Army was anythingbut discouraged. They had found the Navy's soft side—first located by NotreDame earlier in the season—and the Cadets came out to punish it in the secondhalf after Red Blaik's locker-room briefing on new blocking assignments. Now itwas a totally different game—Navy erratic and fumbling despite the undiminishedbrilliance of Welsh, Army confident and unhurried as it slogged through Navy'sguards and tackles. Holleder tried just one more pass which fell incomplete andthen dropped the whole idea. As he said afterward: "I knew we could runagainst them; I felt we had the better backs. And then when we started to moveon the ground just before the half, I remembered what the Colonel always toldme: 'If it works, stick with it.' So I did."
The second timehe got the ball in the third quarter, Holleder marched the team to a touchdown,and Ralph Chesnauskas, another football chameleon who had been moved from guardto tackle to end during his three years on the varsity, kicked the extra point.Army 7, Navy 6. In the fourth quarter Army again struck Navy amidships, pushingsteadily to the Middies' 23-yard line. From there Halfback Pete Lash fooled JimOwen for the first and only time that afternoon, circling his end for thegame's longest run and Army's second touchdown. Chesnauskas' conversion sealedthe Navy casket for 1955. The football season was only a few plays away fromthe final gun.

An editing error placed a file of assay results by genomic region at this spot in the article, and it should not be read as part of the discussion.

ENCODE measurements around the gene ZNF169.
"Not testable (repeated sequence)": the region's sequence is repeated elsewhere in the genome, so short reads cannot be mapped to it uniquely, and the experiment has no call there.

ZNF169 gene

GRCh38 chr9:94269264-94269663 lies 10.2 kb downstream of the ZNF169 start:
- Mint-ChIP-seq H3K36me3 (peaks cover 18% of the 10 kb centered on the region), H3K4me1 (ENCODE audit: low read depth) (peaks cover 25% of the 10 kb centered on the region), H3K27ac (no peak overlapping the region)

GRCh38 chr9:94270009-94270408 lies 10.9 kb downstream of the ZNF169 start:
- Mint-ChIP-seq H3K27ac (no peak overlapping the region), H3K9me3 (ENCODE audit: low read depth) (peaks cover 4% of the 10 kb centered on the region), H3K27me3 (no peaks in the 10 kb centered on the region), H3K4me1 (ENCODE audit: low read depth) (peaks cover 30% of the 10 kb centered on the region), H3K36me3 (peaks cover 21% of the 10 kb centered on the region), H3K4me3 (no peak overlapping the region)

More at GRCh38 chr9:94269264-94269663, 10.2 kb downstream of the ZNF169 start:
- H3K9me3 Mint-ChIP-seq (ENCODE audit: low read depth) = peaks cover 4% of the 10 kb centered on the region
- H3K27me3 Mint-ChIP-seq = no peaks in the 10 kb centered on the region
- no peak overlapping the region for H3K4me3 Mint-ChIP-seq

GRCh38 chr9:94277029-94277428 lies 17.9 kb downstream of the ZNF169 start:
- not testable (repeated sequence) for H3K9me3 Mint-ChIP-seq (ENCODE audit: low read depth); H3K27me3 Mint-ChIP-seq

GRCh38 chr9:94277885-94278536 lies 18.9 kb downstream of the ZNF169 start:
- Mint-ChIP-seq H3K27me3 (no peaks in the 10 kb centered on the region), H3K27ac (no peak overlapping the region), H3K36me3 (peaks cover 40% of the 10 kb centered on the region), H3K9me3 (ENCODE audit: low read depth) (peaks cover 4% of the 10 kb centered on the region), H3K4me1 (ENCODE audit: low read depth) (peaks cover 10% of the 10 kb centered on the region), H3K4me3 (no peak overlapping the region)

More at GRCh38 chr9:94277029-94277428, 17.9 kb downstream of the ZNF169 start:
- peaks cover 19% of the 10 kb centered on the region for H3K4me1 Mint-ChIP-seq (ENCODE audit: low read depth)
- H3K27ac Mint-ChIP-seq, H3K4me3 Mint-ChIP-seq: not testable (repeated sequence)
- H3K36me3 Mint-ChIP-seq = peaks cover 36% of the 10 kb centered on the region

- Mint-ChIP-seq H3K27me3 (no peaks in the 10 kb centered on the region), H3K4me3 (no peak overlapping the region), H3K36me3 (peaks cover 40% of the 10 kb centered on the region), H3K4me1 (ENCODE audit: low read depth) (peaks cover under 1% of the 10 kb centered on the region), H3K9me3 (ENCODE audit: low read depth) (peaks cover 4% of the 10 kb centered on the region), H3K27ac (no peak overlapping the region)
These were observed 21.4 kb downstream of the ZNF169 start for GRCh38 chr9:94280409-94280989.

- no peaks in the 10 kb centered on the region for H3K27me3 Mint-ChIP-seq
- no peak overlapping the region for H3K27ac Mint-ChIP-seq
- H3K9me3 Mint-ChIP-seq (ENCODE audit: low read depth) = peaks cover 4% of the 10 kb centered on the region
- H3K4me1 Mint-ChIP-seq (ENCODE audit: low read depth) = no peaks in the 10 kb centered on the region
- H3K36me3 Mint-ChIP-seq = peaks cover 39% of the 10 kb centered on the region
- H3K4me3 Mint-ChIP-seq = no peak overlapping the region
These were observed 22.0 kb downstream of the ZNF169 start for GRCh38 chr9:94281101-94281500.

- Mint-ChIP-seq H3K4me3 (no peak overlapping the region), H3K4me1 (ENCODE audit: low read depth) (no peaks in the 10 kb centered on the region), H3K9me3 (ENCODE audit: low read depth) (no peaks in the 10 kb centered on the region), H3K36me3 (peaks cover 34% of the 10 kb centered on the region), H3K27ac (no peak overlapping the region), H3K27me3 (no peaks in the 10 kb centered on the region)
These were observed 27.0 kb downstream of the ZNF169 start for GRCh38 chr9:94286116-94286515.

Afterward, underthe stands in the dark, damp concrete caverns of the dressing rooms, twocontrasting dramas were in progress. On the Army side songs and yelps andhandshakes and backslapping and wide grins through swollen lips. On the Navyside gloom and silence so deep you could almost hear a tear drop. Out on thefield a swaying blend of Army gray and Navy blue as the noncombatants and theirfamilies and their girls intermingled as at some elephantine garden party. Andthen outside the stadium, only a few dozen yards away, the long black row ofrailroad locomotives neatly aligned at the heads of 37 special trains from NewYork and Baltimore and Washington and Wilmington and Newark, ready to carryaway for another year the witnesses to football's finest spectacle.
FOR A REPORT ON USC'S AMAZING UPSET OF NOTRE DAME ATLOS ANGELES, SEE PAGE 60